CHICAGO — Tucked deep in the obituary for Charles Recka was an announcement that a Mass celebrating his 87 years of life “will be held at a later date.”
Such notices are increasing amid the coronavirus pandemic, as an untold number of burials around the globe go forward with nothing more than a priest, a funeral home employee and a single loved one.
While in some places, bodies of people who have died from COVID-19 are stacking up at hospitals and people are buried quickly in the clothes they died in, Recka’s death from an unrelated long illness tells a different story: One of families whose grief just happened to arrive amid a pandemic that has them terrified to even share a church pew with loved ones, let alone hug them.
Recka’s daughter, Dawn Bouska, sees no choice but to prevent her twin 11-year-old boys and their 14-year-old sister from getting any closer to their grandmother than the other side of the window at the senior living center where she lives.
“I don’t know if these kids are carriers, (but) I can’t risk losing my mom,” said Bouska, 52, of Naperville, Illinois. “At the time she needs to be hugging these kids more than ever it’s unsafe to do so.”
Recka’s experience is part of the new normal when it comes to funerals. Daughters of a retired police officer don’t dare get on a plane to fly to Chicago for his funeral out of fear they could be separated from their children for weeks if they are placed under quarantine. Some veterans cemeteries in the U.S. have stopped holding memorial services altogether, after first telling older veterans to stay away.
When services are held, families are left to decide which few relatives should be allowed to attend. In parts of Italy hardest hit by the virus, funerals, witnessed by a relative or two, last five minutes and end without any embraces, just the few people who were there hurrying back to their cars.
Some cemeteries aren’t allowing any graveside services at all.
“We just take deceased up to the grave and bury them,” said Terry Harmon, owner of Chapman Funeral Home in Orange, California, where a nearby cemetery recently said burials would be attended by one relative and one clergy.
For David Cerqua, it means the children and grandchildren of his brother, Dennis, who died March 14 after a long bout with cancer, won’t see the funeral. Plans had called for the appearance of honor guards from two police departments where he once worked and the U.S. Coast Guard Auxiliary, where he once served as a flotilla commander.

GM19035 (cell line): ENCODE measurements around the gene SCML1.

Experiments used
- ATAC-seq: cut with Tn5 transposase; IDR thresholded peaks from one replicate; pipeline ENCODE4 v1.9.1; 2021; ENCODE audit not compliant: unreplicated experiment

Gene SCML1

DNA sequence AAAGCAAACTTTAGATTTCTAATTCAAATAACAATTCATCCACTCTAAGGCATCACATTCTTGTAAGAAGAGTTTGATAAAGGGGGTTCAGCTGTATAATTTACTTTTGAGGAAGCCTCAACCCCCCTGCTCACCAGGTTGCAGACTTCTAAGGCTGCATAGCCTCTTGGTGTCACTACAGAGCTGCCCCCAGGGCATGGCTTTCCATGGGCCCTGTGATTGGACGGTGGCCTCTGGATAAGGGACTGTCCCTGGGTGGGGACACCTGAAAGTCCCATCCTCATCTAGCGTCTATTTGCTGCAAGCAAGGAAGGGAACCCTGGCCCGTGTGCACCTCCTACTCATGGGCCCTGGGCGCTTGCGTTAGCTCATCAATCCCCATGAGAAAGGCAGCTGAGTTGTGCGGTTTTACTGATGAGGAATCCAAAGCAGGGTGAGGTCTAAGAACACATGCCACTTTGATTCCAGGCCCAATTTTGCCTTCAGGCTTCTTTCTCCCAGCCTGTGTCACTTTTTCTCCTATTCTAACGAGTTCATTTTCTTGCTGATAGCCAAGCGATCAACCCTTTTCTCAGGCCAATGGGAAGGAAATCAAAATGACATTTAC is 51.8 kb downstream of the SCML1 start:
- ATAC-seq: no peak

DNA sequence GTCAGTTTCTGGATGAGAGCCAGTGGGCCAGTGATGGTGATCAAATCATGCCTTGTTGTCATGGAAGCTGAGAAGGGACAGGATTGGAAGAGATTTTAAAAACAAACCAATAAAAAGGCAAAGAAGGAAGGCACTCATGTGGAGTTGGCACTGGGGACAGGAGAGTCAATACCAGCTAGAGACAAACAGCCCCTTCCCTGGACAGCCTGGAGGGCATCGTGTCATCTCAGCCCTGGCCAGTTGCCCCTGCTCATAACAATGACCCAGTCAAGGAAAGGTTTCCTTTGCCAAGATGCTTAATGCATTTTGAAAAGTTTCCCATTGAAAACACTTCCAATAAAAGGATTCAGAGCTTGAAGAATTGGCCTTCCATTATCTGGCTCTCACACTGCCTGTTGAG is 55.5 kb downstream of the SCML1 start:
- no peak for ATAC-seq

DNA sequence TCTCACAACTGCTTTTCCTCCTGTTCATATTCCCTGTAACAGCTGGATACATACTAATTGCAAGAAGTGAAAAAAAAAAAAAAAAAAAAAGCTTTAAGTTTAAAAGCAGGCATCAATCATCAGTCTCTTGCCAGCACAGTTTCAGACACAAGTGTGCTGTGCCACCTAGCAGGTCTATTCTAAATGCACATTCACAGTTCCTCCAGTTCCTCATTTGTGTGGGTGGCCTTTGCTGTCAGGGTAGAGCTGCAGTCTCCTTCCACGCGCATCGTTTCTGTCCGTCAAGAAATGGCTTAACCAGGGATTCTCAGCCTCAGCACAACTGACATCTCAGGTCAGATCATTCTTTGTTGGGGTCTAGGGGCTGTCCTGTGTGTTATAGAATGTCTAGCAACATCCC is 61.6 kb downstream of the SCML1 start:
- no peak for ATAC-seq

“For them not to see how those organizations honor their father is tough,” said Cerqua, who drove from Texas to Illinois to be with his brother’s widow. “It’s heartbreaking.”
But he understands.
“His oldest daughter in Arizona has a daughter with special needs and her husband’s a paramedic” who must stay home, he said. ”’She can’t bring her daughter because she worries if she gets quarantined she could run out of medicine she needs (and) if she’s gone and her husband gets called out they can’t leave their daughter by herself.”
The Rev. Marshall Hatch, a minister in Chicago, decided to stop presiding over funerals after a service at his church attracted 400 people. In the ensuing days, as the government kept reducing the number of people allowed at public events, he couldn’t shake the memory of all those mourners hugging each other.
“I thought, ‘What did we just do?’” Hatch said, a day before officials in Georgia said they had evidence of an unspecified number of infections linked to two funerals.
Some funerals are being delayed altogether. Country singer Reba McEntire recently postponed one for her mother, posting on social media that “we will continue to monitor the situation and let you know as soon as possible about future plans to celebrate her life.”
When singer Kenny Rogers died Friday, his family posted a statement saying it planned a private service, with a public memorial to be held at a later date.
Others have come up with different solutions.
At Bill Simpson Jr.’s funeral home in Sheridan, Michigan, mourners can sign online guest books and watch services that are livestreamed.
A funeral home in Jackson, Tennessee, pulled out many chairs to encourage social distancing. A note encourages mourners to use their own pens to sign guest books.
In San Antonio, mourners can drive by Mission Park Funeral Chapels and Cemeteries, look inside to see family members and the casket or urn, paying their respects from their cars.
“’There’s no playbook for this,” Simpson said.
Jill Wine-Banks, an author from Chicago, said she and a group of friends had a meal delivered to a college friend whose husband died after his small, family-only funeral.
“It’s terrible when you need a community that you cannot have a community,” she said. “I’m talking to my friend every day. That’s not the same thing as giving her a hug.”
For Dawn Bouska, whose hopes of being with her 85-year-old mother for a prayer service vanished with a notice that all the residents in her mother’s senior living facility must stay in their rooms and can’t have guests, there is only worry for her mother and little gestures like buying dice so her mother could play Yahtzee with the family via FaceTime.
“This is a worrisome change for my family as now my mom truly will be alone,” she wrote in an email.
Bouska’s mother, Patricia Recka, said she’s disappointed that the service was postponed but understands.
“They will still visit, and we will be able to do face time on the phone,” explaining that her family will be able to talk to her and see her through her window.
“We still have each other,″ Recka said. “God knows what he’s doing.”
The post Coronavirus Pandemic Changes How Americans Mourn The Dead appeared first on Huffington Post.